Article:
Air pollutants such as “dioxins” and “furans” are two of the most common emitted pollutants in our country. These two chemicals are the byproducts of incomplete combustion of household garbage. These chemicals have a serious impact on the environment and in public health. These chemicals may be deposited in leafy plants and could possibly be eaten by farm animals and fish. The chemical “dioxin” accumulates in fatty tissues and is passed into humans via consumption of animal products such as egg, dairy, fish, and meat.
In 2012, The DENR signed a deal that aims to ban backyard burning. Water Pollution Bodies of water in our country are polluted by toxic industrial waste and sewage that is directly dumped without proper treatment into these bodies. Just 10% of the total sewage in the Philippines is treated and disposed in an environmentally safe manner. As of 2013, The Manila Bay, which is the country’s most polluted body of water, contains a mixture domestic sewage, toxic industrial effluents from factories and shipping operations, leachate from garbage dumps, and runoff from chemical agriculture.
These pollutants produce a high level of fecal coliform, and presence of heavy metals, pesticides, and excess feeds in the water. Damages of the water contamination reach up to 4 billion pesos yearly, mostly in fisheries, exports and mortality costs due to waterborne diseases. Major river systems in the country such as the Pasig River contain a load of oil slicks and lots of floating garbage and feces which results to a dark colored water and an unpleasant odor.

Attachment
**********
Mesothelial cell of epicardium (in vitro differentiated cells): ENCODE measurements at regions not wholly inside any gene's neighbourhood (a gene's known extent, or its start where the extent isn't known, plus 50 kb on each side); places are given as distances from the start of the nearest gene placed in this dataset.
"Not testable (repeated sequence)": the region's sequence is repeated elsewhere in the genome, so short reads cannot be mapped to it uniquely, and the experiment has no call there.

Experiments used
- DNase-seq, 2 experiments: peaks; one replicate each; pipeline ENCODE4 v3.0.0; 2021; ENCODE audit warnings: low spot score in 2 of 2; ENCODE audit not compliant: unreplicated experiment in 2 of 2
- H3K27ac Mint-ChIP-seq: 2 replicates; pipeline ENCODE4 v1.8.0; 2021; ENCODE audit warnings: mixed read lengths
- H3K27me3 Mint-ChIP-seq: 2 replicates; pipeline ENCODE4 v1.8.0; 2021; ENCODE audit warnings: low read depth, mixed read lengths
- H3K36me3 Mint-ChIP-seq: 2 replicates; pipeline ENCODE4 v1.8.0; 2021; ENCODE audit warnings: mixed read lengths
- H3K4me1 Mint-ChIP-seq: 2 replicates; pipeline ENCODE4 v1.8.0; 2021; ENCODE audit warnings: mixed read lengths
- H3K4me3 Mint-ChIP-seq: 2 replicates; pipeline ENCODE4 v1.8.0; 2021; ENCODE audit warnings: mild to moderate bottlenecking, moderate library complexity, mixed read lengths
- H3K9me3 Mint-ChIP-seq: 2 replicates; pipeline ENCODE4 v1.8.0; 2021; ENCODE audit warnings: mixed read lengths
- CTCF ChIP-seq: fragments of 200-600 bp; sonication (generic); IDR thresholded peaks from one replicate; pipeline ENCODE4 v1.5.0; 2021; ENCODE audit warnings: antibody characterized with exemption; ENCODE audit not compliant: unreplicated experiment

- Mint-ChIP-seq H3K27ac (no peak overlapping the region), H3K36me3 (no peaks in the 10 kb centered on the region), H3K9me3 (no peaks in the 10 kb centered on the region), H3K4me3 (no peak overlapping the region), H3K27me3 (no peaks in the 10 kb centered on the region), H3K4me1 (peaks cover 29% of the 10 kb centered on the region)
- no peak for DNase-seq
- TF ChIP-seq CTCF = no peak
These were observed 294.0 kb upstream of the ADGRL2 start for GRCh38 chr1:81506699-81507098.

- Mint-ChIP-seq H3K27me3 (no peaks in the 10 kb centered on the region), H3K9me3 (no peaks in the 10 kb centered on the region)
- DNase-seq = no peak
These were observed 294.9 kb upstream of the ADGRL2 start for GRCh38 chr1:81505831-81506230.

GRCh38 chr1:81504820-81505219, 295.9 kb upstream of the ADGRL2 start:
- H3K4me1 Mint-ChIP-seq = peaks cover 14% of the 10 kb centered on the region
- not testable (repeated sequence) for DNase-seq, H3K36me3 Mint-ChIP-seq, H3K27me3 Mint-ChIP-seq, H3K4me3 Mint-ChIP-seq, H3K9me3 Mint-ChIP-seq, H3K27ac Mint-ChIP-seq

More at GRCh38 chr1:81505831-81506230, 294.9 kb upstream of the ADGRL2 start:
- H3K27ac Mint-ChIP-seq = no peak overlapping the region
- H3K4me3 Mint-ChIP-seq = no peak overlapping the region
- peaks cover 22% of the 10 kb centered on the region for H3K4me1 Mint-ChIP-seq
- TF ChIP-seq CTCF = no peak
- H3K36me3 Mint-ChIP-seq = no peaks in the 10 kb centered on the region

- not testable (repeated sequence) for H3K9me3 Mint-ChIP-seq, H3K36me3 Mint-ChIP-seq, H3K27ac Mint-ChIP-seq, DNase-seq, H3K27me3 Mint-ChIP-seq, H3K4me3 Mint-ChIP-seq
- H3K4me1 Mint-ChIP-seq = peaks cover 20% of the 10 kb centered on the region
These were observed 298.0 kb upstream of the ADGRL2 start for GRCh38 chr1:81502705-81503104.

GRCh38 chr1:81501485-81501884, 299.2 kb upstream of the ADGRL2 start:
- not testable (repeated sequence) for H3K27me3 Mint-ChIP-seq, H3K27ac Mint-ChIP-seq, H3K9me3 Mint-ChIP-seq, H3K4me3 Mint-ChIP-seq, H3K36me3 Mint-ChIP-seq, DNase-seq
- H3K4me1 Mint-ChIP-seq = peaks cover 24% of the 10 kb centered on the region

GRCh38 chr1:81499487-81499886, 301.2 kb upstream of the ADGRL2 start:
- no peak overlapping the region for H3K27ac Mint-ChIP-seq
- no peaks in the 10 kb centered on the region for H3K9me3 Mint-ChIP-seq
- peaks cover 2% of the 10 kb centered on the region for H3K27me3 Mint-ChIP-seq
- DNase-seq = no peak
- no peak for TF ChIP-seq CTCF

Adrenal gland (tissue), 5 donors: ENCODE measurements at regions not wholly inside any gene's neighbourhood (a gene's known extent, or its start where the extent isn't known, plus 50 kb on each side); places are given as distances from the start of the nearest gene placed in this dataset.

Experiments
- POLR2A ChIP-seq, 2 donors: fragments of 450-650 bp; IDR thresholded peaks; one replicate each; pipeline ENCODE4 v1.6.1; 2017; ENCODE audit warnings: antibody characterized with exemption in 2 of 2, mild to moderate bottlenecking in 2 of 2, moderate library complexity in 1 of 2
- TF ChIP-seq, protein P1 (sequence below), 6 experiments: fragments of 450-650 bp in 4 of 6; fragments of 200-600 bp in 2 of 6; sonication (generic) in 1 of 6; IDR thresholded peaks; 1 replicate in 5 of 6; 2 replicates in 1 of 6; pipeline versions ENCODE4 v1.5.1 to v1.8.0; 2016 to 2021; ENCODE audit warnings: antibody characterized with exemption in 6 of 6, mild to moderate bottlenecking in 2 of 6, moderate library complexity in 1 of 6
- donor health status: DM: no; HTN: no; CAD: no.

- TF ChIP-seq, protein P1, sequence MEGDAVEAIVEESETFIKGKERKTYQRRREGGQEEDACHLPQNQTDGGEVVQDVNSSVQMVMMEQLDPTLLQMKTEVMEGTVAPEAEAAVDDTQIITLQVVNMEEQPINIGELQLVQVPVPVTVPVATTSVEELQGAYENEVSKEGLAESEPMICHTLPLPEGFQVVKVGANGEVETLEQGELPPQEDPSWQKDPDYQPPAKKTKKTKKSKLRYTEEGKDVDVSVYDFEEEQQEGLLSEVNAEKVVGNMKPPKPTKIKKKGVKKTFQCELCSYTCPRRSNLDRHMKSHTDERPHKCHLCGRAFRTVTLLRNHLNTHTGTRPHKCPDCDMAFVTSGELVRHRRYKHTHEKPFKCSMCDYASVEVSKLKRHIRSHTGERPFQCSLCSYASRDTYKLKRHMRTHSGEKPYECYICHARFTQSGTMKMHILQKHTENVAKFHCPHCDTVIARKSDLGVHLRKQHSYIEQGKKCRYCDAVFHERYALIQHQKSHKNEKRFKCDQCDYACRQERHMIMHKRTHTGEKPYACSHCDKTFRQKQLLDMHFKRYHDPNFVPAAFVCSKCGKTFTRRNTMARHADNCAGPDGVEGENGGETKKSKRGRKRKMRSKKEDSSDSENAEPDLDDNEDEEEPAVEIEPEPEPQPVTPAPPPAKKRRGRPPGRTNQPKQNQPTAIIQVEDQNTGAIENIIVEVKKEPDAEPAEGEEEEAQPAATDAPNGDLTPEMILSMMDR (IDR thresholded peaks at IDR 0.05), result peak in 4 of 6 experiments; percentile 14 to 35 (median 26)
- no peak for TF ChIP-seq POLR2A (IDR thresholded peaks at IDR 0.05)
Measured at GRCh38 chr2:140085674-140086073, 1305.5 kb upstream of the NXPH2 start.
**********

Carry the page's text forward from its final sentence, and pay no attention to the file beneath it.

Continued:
High levels of organic loads, heavy metals, phosphates, nitrates, and pesticides degrade the quality of the water of the Pasig river, as well as other rivers in the Philippines due to the continuing industrialization of our nation which began during the post-World War II period. Lots of coastal areas are affected by the “red tide” phenomenon wherein our bodies of water change in color due to high algal biomass or concentration of algae. The most harmful algae produce red tide toxin which is carried by shellfishes.
When these shellfishes are consumed by humans, there is a huge risk of paralytic, diarrheic, and amnesic shellfish poisoning. Red tide also causes a lot of economic damage apart from health and environmental problems. In 2013, the BFAR has raised a red tide alert on the coasts of Bataan due to high contamination of the toxin. Illegal Mining Our country is rich in minerals such as mercury, gold, copper, and nickel which attracts both local and international miners to come to our country. The most controversial mining issue is in the island of Palawan. There are 429 mining claims and applications that threaten Palawan’s protected zones.
These zones include 17 key biodiversity areas, 2 UNESCO World Heritage sites, numerous watersheds, endemic flora and fauna and home of indigenous tribes. Palawan mining has caused destructions of its virgin forests and siltation of water sources. These events have pushed local farmers and Palawenos to cry for help for their land. Mining also contributes to air pollution due to the release of greenhouse gases such as methane from mine explosions and water pollution due to contamination of water which increases its salinity. The contamination of the water comes from toxic leftover chemical deposits.